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On 22 March 2024, the Federal Ministry of Justice published the draft bill for the implementation of the Corporate Social Responsibility Directive (CSRD). The CSRD replaces the previous EU Non-Financial Reporting Directive (NFRD) and brings far-reaching changes for companies as well as an expansion of the scope of application.

The amending provisions of the CSRD have adapted the Accounting Directive, the Transparency Directive and the Auditing Directive. These European requirements are to be implemented in Germany with the present draft law.

According to the draft bill, the existing legal framework is also to be reviewed and amended in certain areas as part of the implementation of the CSRD. In addition to far-reaching changes to the German Commercial Code, corresponding amendments are also proposed in other affected laws, such as the German Stock Corporation Act, the Cooperative Societies Act, the Securities Trading Act, the Auditors' Code and the Supply Chain Due Diligence Act.

Scope of application of sustainability reporting under commercial law

The sustainability reporting obligation extends to both individual companies and (sub-)groups. In addition to capital market-oriented companies and issuers from a third country, large corporations and commercial partnerships with limited liability are also obliged to report.

The draft also provides for capital market-oriented co-operatives with more than 500 employees to be included in the scope of application. The provisions on sustainability reporting are not to apply to companies that fall under the Public Disclosure Act.

The size of the company or (sub)group is determined in accordance with the financial reporting criteria set out in Section 267 HGB. Companies are considered large if they fulfil two of the following criteria: They have a balance sheet total of more than 25 million euros, more than 50 million euros in sales revenue or more than 250 employees.

Exemption options from the reporting obligation

Companies and subgroups can be exempted from the sustainability reporting obligation if they are included in the consolidated sustainability report of a higher-level parent company. Inclusion in the consolidated sustainability report of a parent company in a third country can also enable exemption under certain conditions.

However, the group exemption cannot be utilised by companies that are both capital market-oriented and large within the meaning of Section 267 HGB.

Parent companies that prepare a consolidated sustainability report do not also have to prepare a sustainability report at company level.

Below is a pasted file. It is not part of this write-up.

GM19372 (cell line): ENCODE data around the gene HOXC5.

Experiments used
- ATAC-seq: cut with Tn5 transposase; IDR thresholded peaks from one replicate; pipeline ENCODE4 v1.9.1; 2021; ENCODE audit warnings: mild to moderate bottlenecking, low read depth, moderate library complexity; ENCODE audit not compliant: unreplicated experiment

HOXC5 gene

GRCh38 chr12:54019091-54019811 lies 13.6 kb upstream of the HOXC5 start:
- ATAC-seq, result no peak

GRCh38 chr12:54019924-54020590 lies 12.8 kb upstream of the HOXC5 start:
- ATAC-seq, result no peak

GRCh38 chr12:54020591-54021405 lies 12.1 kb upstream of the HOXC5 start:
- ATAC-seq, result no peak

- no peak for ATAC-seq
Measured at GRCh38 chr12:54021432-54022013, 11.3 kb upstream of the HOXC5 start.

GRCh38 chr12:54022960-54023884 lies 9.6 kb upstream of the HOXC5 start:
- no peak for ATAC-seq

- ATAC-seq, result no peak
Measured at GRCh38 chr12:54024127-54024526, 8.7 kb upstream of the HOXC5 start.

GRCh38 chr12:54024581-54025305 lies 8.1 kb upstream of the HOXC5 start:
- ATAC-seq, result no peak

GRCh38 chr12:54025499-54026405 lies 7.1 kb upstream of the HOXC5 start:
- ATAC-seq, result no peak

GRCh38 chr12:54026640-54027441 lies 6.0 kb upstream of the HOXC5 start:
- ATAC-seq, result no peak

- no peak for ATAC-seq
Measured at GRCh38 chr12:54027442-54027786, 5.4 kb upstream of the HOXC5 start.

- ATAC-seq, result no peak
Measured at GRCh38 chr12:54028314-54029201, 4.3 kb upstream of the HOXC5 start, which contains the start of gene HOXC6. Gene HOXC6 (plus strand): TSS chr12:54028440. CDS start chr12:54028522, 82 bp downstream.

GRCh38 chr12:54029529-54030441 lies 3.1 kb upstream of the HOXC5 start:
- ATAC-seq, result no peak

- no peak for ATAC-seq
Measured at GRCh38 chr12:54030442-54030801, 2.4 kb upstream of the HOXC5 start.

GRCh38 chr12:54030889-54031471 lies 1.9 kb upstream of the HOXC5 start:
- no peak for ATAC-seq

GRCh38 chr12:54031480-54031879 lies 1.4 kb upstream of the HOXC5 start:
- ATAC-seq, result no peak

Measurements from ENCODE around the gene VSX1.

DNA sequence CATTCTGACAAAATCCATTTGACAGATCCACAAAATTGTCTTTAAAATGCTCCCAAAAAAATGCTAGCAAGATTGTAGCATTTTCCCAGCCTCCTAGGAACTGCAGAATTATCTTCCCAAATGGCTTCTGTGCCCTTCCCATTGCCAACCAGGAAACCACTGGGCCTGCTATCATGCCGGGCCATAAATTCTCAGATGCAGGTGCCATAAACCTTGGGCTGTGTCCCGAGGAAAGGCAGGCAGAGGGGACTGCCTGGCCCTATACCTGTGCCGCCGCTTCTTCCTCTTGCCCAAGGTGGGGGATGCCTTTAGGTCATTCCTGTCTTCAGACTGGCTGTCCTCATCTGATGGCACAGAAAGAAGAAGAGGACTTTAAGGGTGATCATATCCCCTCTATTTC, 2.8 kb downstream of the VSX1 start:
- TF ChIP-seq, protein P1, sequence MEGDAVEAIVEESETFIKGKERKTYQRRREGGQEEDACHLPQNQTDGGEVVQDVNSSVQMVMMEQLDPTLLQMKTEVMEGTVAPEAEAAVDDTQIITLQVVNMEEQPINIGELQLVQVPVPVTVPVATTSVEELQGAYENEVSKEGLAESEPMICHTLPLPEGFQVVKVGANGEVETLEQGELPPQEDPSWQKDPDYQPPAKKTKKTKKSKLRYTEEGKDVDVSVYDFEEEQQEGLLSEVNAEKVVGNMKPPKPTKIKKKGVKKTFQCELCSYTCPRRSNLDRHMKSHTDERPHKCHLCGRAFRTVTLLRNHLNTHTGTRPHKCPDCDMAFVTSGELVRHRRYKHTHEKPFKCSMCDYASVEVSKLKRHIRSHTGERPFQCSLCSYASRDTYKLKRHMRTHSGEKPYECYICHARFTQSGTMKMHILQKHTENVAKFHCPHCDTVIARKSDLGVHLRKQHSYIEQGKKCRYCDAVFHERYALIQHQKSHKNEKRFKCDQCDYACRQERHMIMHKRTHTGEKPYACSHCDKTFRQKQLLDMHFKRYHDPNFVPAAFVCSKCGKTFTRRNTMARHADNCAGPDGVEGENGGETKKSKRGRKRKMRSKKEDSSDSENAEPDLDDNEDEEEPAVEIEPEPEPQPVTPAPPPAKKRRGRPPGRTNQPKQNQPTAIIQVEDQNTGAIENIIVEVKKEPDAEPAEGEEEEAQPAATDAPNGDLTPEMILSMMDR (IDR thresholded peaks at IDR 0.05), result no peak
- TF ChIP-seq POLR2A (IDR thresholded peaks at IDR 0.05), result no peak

In addition, under certain conditions, the reporting obligation under the Supply Chain Sustainability Obligations Act is to be waived if the company has expanded its management report to include a sustainability report or is exempt from the sustainability reporting obligation by including it in such a management report.

Preparation and review of sustainability reports within the framework of legal requirements The scope and content of sustainability reporting are specified by the European Sustainability Reporting Standards (ESRS). The report must be published as part of the management report, prepared in digital XHTML format and labelled in accordance with the requirements of the ESEF Regulation. This also applies to non-capital-market-orientated companies.

The Executive Board or management is responsible for preparing the sustainability report; the Supervisory Board is responsible for monitoring it. The draft bill provides for corresponding additions to the AktG, the GmbHG and the GenG. In the event of incorrect representations in the sustainability report, the same sanctions apply as for the annual financial statements and management report. Fines can be imposed on the company and its legal representatives.

The balance sheet and management report oath are combined and expanded to include a statement on sustainability reporting.

Sustainability reporting is subject to an audit by an auditor, initially with limited assurance. The EU Commission is also to develop standards for an audit with reasonable assurance, which are to be applied in the future.

As the legal regulation according to which the shareholders are to choose the auditor for sustainability reporting is not expected to come into force until after the end of this year's Annual General Meeting season, the law also contains a transitional provision for financial years beginning before 1 January 2025. If companies have not yet decided on an auditor for their ESG reports, the so-called statutory presumption of conformity will apply. This means that the statutory auditor is also the auditor of the sustainability information as long as no other decision has been made.

These are the next steps for companies

The draft bill serves as the basis for the government bill, which is being discussed in the Bundestag. The CSRD must be transposed into national law by 6 July 2024.

Despite the existing legal uncertainties and possible amendments or additions with regard to the CSRD Implementation Act, we recommend that all companies subject to sustainability reporting obligations - including those for which first-time application is not planned until the 2025 financial year - deal with the legal obligations and the complex content requirements in a timely manner.

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